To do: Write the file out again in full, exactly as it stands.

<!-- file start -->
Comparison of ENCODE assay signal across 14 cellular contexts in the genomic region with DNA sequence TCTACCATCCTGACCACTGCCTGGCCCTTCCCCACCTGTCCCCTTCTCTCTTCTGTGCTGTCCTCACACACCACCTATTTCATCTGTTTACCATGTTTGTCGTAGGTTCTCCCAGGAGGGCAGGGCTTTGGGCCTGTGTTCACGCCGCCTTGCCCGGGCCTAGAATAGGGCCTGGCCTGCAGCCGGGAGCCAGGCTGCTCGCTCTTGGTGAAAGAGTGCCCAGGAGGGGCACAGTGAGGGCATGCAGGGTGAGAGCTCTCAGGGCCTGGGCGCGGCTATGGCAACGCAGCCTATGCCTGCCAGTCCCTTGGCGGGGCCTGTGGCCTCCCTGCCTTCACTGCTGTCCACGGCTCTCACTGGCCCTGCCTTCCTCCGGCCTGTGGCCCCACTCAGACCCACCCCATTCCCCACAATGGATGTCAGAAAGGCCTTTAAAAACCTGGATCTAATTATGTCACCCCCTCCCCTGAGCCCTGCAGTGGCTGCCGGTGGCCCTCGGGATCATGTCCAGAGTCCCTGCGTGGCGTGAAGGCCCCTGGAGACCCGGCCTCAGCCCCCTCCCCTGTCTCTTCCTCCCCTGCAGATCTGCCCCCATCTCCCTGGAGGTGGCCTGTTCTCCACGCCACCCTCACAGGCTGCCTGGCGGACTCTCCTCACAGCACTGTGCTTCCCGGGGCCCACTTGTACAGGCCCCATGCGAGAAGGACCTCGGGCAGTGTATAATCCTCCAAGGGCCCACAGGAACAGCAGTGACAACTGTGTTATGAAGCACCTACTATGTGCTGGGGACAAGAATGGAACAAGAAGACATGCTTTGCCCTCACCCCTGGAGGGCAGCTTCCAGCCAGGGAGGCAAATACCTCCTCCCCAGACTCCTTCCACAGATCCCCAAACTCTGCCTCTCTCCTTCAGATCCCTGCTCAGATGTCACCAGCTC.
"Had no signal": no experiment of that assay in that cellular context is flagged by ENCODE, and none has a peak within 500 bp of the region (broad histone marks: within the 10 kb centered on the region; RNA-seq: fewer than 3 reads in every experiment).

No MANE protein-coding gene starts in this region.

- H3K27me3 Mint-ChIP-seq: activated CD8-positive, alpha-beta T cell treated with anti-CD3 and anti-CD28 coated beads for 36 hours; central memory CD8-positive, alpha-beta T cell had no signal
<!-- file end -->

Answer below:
Comparison of ENCODE assay signal across 14 cellular contexts in the genomic region with DNA sequence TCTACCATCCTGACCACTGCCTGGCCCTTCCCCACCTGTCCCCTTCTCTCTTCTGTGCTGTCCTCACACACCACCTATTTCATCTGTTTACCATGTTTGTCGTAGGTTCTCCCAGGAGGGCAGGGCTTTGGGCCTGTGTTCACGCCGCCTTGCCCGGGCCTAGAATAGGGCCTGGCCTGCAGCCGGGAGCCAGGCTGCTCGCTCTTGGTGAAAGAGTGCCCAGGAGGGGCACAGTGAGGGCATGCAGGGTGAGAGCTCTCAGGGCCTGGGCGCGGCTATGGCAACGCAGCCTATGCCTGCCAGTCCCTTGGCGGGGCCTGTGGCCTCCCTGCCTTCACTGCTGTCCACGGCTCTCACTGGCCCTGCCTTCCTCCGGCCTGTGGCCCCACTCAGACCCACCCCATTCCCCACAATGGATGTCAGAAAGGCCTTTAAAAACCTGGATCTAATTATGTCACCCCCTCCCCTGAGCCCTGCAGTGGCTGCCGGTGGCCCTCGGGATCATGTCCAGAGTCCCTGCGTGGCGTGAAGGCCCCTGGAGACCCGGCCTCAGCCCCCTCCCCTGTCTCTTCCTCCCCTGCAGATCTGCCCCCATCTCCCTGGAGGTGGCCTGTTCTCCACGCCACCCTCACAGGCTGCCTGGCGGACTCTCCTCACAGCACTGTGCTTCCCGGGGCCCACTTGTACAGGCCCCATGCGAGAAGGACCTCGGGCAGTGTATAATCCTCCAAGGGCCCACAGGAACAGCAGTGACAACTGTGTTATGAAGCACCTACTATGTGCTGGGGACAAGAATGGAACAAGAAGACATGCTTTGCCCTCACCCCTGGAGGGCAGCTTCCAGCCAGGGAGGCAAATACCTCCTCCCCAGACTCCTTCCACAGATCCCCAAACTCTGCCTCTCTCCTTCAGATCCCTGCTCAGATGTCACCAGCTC.
"Had no signal": no experiment of that assay in that cellular context is flagged by ENCODE, and none has a peak within 500 bp of the region (broad histone marks: within the 10 kb centered on the region; RNA-seq: fewer than 3 reads in every experiment).

No MANE protein-coding gene starts in this region.

- H3K27me3 Mint-ChIP-seq: activated CD8-positive, alpha-beta T cell treated with anti-CD3 and anti-CD28 coated beads for 36 hours; central memory CD8-positive, alpha-beta T cell had no signal